Assessment in Early Literacy Research

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Assessment in Early Literacy Research

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Title: Assessment in Early Literacy Research
Author: Snow, Catherine Elizabeth; Oh, Soojin

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Citation: Snow, C. E., & Oh, S. S. 2010. Assessment in early literacy research. In Handbook of Early Literacy Research, eds. S. B. Neuman and D. K. Dickinson, Vol. 3: pp. 375-395. New York: Guilford Press.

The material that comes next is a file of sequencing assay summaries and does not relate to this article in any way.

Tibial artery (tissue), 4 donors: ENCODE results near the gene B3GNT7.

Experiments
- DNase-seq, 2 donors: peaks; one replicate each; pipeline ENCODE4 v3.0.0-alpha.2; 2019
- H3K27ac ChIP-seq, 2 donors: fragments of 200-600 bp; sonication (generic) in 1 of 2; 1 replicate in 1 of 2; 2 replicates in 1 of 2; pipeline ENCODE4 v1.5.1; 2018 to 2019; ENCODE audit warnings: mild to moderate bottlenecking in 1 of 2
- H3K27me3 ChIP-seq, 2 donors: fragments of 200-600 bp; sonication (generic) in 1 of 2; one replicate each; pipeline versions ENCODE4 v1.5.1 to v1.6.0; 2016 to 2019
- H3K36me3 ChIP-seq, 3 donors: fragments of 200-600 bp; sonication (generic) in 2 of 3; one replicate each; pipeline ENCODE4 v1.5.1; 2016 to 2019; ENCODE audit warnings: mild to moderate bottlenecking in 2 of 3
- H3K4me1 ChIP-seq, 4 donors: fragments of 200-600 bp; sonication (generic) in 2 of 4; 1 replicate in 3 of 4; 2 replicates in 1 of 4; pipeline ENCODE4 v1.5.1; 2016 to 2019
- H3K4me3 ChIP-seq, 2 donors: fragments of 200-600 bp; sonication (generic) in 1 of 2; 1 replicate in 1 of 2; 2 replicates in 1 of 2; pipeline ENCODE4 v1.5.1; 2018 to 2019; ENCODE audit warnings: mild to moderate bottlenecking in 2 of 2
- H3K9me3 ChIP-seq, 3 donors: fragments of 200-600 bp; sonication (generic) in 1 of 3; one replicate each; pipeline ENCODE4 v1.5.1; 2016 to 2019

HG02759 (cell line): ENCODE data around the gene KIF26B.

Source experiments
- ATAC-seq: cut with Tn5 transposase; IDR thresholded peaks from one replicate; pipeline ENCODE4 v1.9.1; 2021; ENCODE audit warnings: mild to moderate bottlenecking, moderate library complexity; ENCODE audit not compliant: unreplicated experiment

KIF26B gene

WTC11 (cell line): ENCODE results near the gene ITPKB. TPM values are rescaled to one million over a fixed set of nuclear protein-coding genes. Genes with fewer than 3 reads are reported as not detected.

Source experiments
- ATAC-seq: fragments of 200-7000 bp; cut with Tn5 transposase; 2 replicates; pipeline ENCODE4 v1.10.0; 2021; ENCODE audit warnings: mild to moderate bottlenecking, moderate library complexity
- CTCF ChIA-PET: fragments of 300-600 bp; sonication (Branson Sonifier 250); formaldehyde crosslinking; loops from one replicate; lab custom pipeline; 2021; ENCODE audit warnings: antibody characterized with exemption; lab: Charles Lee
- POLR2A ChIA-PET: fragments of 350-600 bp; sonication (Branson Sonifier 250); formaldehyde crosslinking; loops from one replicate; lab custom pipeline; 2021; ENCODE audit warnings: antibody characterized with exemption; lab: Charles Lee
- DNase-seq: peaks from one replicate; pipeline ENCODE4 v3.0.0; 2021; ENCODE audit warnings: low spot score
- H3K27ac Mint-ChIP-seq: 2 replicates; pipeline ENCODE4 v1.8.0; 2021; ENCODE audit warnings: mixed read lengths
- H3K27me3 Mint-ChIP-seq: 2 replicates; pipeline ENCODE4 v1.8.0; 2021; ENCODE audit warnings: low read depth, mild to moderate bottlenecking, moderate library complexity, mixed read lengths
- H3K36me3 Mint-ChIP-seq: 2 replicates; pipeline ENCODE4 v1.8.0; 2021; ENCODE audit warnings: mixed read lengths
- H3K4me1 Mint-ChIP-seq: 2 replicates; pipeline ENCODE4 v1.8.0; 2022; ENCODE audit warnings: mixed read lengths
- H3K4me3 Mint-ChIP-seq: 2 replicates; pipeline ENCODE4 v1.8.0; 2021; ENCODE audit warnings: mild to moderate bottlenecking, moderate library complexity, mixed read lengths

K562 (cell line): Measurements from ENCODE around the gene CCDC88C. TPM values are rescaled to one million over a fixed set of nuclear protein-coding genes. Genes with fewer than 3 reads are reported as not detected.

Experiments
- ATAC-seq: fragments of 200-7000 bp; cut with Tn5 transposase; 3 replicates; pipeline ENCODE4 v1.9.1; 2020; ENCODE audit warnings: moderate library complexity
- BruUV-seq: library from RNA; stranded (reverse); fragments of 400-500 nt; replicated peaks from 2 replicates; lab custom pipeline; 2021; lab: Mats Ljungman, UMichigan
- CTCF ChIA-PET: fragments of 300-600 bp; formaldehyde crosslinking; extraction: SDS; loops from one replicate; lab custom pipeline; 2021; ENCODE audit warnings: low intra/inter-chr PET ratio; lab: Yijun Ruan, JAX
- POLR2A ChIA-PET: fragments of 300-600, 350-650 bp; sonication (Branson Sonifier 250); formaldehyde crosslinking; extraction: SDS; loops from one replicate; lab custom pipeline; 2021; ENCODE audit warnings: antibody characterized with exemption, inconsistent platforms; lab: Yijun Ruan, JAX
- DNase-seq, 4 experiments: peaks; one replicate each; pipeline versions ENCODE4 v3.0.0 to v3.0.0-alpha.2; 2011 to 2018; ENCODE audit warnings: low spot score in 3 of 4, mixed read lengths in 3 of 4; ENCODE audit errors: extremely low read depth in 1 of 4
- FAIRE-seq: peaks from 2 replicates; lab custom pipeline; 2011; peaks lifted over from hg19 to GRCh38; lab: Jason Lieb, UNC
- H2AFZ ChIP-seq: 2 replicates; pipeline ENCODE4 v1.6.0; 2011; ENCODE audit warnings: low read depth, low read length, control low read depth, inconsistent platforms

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Abstract: Much of what we know about children’s language and literacy development derives from efforts to assess those skills. In fact, language and literacy development might be taken as a case study in the history of assessment—a local domain which displays the full range of tensions, challenges, and approaches that have characterized the field of behavioral assessment, and in particular, the assessment of young children. In this chapter, we discuss language and literacy assessment in young children as an illustrative special case of issues that extend far beyond the language/literacy domain. In that larger domain, as in this specific one, three key questions organize the information: For what purposes should we assess young children? What aspects of their functioning should be assessed? And how do we carry out assessments so as to get good, reliable information with only modest burden on the adult assessor or the child?
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